Monday, March 1, 2010

Omnidirectional antennas, sectorized antennas, location tracking and RRM

Recently there has been some debate between two wireless vendors regarding which type of antenna is better than another.  Words were exchanged, and the one side made the statement that omnidirectional antennas suck.

I started to think on this a little more and tried to see where they were going with this train of thought.  There are instances where you need a patch, yagi or otherwise sectorized antenna - usually when getting the longest range is the goal of your wifi deployment.  This being said, I'd hardly agree with the statement that omnidirectional antennas suck.

If you're deploying a wireless infrastructure to support location tracking - omnidirectional antennas are your best friend.  Since the horizontal lobe of an omnidirectional antenna spreads out in a 360 degree fashion - this RF spread pattern aides the access point in reporting client location data back to a Cisco Mobility Services Engine (MSE) or an AeroScout Engine (for non Cisco shops).

The Cisco Wi-FI Location Based Services 4.1 Design Guide has a good graphic that explains mathematically how the location of a client device is calculated based on tri-lateration (using the combined client RSSI data from at least three or more APs).
  • ...the concept of ToA tri-lateration. The amount of time required for a message transmitted from station X to arrive at receiving sensors A, B, and C is precisely measured as tA, tB, and tC. Given a known propagation velocity (stated as c), the mobile device distance from each of these three receiving sensors can then be calculated as DA, DB, and DC, respectively. Each calculated distance value is used to construct a circular plot around the respective receiving sensor. From the individual perspective of each receiver, station X is believed to reside somewhere along this plot. The intersection of the three circular plots resolves the location of station X as illustrated in Figure 2-3. In some cases, there may be more than one possible solution for the location of mobile device station X, even when using three remote sensors to perform tri-lateration. In these cases, four or more receiving sensors are employed to perform ToA multi-lateration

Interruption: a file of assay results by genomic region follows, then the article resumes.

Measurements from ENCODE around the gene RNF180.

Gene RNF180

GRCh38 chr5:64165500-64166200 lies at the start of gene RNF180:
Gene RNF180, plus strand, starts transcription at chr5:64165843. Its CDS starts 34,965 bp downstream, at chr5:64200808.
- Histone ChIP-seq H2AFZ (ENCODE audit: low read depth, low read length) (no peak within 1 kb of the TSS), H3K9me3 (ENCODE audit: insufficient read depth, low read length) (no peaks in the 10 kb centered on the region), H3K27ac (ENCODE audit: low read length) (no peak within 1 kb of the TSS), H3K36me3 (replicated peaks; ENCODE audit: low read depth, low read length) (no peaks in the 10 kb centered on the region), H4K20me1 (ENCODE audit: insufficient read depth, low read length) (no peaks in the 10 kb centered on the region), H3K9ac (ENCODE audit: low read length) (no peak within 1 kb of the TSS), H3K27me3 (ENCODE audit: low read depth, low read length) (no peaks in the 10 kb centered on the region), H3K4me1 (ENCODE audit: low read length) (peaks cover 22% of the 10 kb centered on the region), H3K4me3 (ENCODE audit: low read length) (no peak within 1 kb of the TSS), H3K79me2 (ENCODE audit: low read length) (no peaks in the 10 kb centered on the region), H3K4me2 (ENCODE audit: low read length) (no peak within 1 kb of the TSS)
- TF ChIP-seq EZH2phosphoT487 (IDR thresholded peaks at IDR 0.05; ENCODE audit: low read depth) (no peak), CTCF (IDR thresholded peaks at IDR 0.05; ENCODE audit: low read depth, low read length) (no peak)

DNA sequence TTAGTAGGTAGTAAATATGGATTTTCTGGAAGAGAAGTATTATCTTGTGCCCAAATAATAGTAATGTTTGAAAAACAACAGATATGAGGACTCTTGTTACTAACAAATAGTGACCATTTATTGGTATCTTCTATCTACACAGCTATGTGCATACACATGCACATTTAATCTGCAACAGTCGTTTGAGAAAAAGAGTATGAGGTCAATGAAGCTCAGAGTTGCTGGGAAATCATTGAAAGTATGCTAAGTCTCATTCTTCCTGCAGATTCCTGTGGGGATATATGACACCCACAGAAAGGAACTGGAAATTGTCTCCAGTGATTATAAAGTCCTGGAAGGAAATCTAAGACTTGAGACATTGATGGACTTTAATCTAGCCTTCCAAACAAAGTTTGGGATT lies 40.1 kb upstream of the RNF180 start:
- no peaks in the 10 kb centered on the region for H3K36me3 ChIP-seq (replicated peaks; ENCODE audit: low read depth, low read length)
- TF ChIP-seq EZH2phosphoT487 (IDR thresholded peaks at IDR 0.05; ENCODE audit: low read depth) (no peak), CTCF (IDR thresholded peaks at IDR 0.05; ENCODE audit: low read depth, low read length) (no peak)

From ccie(w)

OK - now that we know how a group of APs send the client RSSI information to an MSE or AeroScout Engine to calculate the approximate location of a client device - how would an access point that uses sectorized antennas calculate a client location using this same type of RF location calculation?  I would think that the access point using sectorized antennas would have to have a central "brain" in the array to combine all the client RSSI information that could be "heard" by the separate arrays.  Every sectorized antenna has some sidelobe to its RF beam, and surely antenna arrays arranged close next to one another would have some overlap, and therefore neighboring array antennas could potentially "hear" the RSSI of a given client device.

colorized array RF footprint to show channelization of the arrays' antenna orientation

From ccie(w)

My point is - from the information at hand regarding how client locations are triangulated, I believe that using patch, yagi or sectorized antennas would adversely affect the accuracy of location tracking.  The RF footprint has been changed to such a degree by the use of a sectorized antenna that the mathematical calculations used to determine client locations are no longer valid.